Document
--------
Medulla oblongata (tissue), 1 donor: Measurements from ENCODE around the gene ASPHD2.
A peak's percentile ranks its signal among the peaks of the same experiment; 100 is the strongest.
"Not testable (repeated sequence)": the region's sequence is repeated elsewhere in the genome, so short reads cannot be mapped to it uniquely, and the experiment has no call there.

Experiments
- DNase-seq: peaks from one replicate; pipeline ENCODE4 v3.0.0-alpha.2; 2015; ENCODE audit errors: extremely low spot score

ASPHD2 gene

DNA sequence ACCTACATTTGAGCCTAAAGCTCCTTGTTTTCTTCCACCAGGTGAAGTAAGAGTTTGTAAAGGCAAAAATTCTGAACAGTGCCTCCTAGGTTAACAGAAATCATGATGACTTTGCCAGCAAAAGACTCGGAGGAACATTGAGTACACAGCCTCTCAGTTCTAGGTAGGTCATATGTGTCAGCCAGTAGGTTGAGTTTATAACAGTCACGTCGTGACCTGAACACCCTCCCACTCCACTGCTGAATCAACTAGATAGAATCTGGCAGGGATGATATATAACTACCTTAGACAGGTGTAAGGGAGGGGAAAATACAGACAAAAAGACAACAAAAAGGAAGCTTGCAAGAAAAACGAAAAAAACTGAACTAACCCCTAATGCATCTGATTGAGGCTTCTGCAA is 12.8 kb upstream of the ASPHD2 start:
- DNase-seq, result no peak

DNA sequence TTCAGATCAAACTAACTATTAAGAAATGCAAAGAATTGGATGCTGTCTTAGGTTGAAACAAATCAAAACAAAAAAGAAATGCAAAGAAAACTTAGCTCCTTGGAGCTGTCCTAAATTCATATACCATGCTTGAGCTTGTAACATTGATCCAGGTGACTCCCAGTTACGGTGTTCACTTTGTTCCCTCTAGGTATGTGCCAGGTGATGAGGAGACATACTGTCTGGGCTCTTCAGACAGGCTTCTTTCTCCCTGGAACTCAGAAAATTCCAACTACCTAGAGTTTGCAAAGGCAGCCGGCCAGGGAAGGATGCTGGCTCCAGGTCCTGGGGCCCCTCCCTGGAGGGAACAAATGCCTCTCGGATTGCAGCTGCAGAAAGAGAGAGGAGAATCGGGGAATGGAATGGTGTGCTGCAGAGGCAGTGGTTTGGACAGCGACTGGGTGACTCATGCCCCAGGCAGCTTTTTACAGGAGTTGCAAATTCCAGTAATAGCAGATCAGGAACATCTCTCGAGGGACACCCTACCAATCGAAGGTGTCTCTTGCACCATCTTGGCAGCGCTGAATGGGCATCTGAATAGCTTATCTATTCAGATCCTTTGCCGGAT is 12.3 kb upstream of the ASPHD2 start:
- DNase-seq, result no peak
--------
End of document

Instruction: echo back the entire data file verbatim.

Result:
Medulla oblongata (tissue), 1 donor: Measurements from ENCODE around the gene ASPHD2.
A peak's percentile ranks its signal among the peaks of the same experiment; 100 is the strongest.
"Not testable (repeated sequence)": the region's sequence is repeated elsewhere in the genome, so short reads cannot be mapped to it uniquely, and the experiment has no call there.

Experiments
- DNase-seq: peaks from one replicate; pipeline ENCODE4 v3.0.0-alpha.2; 2015; ENCODE audit errors: extremely low spot score

ASPHD2 gene

DNA sequence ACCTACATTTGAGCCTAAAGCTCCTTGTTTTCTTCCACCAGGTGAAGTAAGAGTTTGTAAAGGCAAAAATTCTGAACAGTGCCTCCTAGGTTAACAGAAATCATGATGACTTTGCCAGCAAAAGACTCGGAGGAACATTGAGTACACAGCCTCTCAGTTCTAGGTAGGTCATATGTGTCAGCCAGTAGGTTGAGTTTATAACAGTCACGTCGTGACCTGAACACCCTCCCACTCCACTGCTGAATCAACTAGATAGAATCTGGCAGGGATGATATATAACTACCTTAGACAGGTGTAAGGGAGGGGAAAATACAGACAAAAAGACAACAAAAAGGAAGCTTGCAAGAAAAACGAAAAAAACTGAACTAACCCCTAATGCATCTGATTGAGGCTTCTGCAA is 12.8 kb upstream of the ASPHD2 start:
- DNase-seq, result no peak

DNA sequence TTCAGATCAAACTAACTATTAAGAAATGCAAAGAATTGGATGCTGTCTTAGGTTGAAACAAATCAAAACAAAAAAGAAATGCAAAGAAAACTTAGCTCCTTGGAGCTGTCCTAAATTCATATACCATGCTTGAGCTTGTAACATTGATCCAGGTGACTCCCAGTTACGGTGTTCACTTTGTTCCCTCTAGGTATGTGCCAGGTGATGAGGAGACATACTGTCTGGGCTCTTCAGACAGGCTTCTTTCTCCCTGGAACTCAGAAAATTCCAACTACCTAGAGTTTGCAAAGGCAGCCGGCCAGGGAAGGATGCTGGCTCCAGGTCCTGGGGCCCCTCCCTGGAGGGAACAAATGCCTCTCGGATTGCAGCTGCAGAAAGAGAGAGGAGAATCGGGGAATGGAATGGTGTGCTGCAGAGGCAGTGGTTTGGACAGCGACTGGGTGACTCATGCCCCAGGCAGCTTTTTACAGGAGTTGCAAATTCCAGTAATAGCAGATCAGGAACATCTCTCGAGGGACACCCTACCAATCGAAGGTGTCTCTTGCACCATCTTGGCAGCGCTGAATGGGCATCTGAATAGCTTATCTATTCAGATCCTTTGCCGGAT is 12.3 kb upstream of the ASPHD2 start:
- DNase-seq, result no peak